# Monotone function

A function of one variable, defined on a subset of the real numbers, whose increment $\Delta f ( x) = f ( x ^ \prime ) - f ( x)$, for $\Delta x = x ^ \prime - x > 0$, does not change sign, that is, is either always negative or always positive. If $\Delta f ( x)$ is strictly greater (less) than zero when $\Delta x > 0$, then the function is called strictly monotone (see Increasing function; Decreasing function). The various types of monotone functions are represented in the following table.

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 $\Delta f ( x) \geq 0$ Increasing (non-decreasing) $\Delta f ( x) \leq 0$ Decreasing (non-increasing) $\Delta f ( x) > 0$ Strictly increasing $\Delta f ( x) < 0$ Strictly decreasing If at each point of an interval $f$ has a derivative that does not change sign (respectively, is of constant sign), then $f$ is monotone (strictly monotone) on this interval.

The idea of a monotone function can be generalized to functions of various classes. For example, a function $f ( x _ {1} \dots x _ {n} )$ defined on $\mathbf R ^ {n}$ is called monotone if the condition $x _ {1} \leq x _ {1} ^ \prime \dots x _ {n} \leq x _ {n} ^ \prime$ implies that everywhere either $f ( x _ {1} \dots x _ {n} ) \leq f ( x _ {1} ^ \prime \dots x _ {n} ^ \prime )$ or $f ( x _ {1} \dots x _ {n} ) \geq f ( x _ {1} ^ \prime \dots x _ {n} ^ \prime )$ everywhere. A monotone function in the algebra of logic is defined similarly.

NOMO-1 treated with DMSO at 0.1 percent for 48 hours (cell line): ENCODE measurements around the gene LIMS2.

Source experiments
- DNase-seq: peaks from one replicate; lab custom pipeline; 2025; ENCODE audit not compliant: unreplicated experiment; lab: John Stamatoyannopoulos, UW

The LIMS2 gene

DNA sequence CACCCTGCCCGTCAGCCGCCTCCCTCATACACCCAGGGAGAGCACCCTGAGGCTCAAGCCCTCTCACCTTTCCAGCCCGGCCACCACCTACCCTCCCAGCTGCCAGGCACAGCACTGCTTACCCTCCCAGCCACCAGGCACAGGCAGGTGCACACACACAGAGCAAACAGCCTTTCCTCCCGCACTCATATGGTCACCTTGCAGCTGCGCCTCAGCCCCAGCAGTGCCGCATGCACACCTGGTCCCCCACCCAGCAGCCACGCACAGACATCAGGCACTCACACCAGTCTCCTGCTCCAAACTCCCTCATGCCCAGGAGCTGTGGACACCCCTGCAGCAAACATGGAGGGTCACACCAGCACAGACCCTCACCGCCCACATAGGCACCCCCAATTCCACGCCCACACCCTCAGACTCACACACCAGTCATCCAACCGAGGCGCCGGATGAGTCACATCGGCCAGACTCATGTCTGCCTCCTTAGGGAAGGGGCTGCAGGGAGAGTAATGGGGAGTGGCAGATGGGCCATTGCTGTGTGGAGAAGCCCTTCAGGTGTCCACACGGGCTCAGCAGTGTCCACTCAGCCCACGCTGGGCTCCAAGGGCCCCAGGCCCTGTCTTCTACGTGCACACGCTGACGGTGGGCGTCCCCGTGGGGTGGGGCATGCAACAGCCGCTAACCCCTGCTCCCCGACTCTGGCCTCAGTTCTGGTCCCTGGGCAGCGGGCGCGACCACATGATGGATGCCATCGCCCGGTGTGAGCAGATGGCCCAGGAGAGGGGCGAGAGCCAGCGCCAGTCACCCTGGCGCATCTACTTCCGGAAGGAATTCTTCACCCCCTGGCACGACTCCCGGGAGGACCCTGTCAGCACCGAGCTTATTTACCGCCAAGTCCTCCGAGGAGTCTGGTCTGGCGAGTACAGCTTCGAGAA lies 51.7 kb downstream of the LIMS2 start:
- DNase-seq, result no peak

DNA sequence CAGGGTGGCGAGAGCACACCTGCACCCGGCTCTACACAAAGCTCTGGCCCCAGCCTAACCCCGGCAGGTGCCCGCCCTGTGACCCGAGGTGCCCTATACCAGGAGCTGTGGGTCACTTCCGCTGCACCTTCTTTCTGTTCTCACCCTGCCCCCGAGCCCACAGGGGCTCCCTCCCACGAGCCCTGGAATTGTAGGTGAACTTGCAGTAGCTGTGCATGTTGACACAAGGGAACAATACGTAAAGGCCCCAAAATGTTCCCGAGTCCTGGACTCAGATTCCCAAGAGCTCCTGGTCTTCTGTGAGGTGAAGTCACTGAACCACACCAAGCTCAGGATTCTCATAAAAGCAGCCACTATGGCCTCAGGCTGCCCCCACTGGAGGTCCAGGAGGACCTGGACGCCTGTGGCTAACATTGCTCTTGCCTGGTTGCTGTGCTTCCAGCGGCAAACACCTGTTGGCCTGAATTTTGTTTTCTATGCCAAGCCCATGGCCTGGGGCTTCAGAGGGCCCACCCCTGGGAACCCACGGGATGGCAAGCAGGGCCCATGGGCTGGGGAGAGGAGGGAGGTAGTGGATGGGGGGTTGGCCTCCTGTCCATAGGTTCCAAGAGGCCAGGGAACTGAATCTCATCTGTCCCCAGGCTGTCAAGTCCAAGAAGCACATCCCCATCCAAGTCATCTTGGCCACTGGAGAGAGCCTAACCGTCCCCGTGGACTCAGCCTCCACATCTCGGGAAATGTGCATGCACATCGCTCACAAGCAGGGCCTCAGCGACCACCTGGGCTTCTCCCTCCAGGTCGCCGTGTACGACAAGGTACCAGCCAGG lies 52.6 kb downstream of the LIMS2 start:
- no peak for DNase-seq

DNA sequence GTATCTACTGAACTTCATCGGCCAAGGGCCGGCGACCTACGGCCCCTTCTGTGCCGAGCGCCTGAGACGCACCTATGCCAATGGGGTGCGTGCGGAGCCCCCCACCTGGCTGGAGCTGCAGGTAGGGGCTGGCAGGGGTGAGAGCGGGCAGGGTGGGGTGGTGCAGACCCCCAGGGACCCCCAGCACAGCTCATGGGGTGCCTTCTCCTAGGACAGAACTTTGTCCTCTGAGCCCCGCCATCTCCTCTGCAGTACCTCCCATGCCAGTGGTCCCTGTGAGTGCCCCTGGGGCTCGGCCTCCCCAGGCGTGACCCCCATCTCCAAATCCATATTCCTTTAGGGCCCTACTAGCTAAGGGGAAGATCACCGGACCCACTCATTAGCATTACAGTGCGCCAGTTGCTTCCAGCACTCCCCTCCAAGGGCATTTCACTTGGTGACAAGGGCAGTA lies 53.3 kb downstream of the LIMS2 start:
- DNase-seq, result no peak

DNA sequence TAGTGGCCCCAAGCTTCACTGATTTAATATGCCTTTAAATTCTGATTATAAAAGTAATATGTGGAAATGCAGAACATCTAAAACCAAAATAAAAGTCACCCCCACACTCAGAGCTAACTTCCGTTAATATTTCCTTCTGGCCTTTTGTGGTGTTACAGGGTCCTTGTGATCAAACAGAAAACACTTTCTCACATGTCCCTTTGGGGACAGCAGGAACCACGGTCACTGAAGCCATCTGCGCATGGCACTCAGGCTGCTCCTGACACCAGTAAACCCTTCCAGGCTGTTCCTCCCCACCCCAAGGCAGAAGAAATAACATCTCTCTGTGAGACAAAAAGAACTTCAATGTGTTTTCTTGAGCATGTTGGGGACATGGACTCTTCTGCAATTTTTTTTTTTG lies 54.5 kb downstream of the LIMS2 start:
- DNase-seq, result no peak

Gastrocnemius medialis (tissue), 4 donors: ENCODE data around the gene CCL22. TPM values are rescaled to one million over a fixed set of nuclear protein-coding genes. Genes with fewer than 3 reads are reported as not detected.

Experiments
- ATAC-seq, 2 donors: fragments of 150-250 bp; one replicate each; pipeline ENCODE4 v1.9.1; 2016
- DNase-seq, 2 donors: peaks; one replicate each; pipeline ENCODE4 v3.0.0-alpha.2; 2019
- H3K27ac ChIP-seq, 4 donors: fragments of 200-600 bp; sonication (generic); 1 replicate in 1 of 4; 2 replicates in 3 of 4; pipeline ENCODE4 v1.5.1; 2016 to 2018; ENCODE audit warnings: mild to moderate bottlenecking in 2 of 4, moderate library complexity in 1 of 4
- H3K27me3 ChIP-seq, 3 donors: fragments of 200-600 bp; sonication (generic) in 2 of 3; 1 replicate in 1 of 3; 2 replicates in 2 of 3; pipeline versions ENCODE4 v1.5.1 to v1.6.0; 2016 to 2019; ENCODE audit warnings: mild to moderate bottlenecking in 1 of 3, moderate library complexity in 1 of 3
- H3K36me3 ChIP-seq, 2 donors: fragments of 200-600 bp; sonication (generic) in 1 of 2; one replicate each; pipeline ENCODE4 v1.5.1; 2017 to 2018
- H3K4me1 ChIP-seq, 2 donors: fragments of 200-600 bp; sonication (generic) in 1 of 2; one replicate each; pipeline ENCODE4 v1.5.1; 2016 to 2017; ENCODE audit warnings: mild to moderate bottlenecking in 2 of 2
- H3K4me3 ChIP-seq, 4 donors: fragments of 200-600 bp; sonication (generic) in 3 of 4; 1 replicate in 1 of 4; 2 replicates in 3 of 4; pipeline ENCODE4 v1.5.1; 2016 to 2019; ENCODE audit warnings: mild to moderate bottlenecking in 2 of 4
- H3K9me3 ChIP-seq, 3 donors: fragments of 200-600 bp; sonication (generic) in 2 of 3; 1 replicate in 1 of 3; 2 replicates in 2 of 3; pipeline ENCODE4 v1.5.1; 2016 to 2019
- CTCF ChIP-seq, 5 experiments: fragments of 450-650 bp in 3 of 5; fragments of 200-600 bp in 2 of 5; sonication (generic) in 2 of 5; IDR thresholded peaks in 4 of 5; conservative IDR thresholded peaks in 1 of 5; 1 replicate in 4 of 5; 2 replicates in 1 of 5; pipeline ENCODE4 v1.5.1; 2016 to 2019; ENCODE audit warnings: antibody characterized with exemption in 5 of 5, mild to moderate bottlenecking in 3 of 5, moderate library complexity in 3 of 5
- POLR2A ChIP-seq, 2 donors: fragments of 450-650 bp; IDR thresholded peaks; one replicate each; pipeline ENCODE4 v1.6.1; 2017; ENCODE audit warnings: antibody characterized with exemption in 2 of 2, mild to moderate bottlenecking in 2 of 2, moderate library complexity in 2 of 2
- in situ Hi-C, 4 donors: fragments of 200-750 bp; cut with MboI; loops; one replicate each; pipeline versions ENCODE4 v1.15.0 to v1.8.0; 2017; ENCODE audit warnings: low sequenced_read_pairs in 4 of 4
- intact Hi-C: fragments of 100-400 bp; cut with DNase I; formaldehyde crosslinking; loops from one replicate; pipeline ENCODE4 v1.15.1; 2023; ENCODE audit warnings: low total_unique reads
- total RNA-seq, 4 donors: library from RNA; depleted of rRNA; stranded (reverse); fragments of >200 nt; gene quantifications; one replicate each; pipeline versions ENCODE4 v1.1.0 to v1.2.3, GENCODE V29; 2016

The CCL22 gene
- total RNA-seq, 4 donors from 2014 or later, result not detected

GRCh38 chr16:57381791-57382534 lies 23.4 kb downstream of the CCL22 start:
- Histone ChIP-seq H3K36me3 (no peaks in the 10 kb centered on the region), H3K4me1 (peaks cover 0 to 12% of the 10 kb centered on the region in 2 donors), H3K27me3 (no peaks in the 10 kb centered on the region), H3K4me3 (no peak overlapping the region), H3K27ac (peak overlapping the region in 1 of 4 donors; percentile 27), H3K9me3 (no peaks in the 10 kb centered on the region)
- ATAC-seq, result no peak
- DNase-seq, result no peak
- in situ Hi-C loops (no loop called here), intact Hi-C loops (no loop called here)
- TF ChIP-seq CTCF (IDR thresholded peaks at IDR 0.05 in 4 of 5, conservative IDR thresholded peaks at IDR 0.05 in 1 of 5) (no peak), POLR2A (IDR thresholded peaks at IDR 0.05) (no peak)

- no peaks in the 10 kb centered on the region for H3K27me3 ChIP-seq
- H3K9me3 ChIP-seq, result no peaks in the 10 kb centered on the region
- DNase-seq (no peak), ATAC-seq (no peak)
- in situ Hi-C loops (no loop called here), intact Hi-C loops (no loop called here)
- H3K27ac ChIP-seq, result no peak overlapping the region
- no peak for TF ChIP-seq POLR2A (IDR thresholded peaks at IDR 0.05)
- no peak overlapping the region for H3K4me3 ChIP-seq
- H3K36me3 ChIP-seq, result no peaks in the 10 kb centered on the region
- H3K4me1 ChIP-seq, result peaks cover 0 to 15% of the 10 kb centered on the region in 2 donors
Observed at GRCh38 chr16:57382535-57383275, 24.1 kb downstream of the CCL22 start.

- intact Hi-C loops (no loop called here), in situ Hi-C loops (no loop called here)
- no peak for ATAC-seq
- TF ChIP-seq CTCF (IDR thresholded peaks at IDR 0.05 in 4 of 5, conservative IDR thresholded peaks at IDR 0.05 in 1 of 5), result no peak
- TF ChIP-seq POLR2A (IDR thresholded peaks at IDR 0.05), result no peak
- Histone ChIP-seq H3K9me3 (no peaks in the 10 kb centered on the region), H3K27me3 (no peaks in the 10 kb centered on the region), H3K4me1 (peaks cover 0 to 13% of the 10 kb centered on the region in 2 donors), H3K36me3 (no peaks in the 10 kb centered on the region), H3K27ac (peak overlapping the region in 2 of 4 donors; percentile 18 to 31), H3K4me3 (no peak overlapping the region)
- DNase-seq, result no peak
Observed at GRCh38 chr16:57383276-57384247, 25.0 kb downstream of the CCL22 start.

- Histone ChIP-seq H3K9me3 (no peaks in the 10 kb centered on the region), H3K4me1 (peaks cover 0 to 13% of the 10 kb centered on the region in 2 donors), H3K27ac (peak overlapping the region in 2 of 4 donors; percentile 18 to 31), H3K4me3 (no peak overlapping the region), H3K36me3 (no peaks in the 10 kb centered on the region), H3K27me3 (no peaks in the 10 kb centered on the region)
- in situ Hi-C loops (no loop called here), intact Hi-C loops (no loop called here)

A monotone function of many variables, increasing or decreasing at some point, is defined as follows. Let $f$ be defined on the $n$- dimensional closed cube $Q ^ {n}$, let $x _ {0} \in Q ^ {n}$ and let $E _ {t} = \{ {x } : {f ( x) = t, x \in Q ^ {n} } \}$ be a level set of $f$. The function $f$ is called increasing (respectively, decreasing) at $x _ {0}$ if for any $t$ and any $x ^ \prime \in Q ^ {n} \setminus E _ {t}$ not separated in $Q ^ {n}$ by $E _ {t}$ from $x _ {0}$, the relation $f ( x ^ \prime ) < t$( respectively, $f ( x ^ \prime ) > t$) holds, and for any $x ^ {\prime\prime} \in Q ^ {n} \setminus E _ {t}$ that is separated in $Q ^ {n}$ by $E _ {t}$ from $x _ {0}$, the relation $f ( x ^ {\prime\prime} ) > t$( respectively, $f ( x ^ {\prime\prime} ) < t$) holds. A function that is increasing or decreasing at some point is called monotone at that point.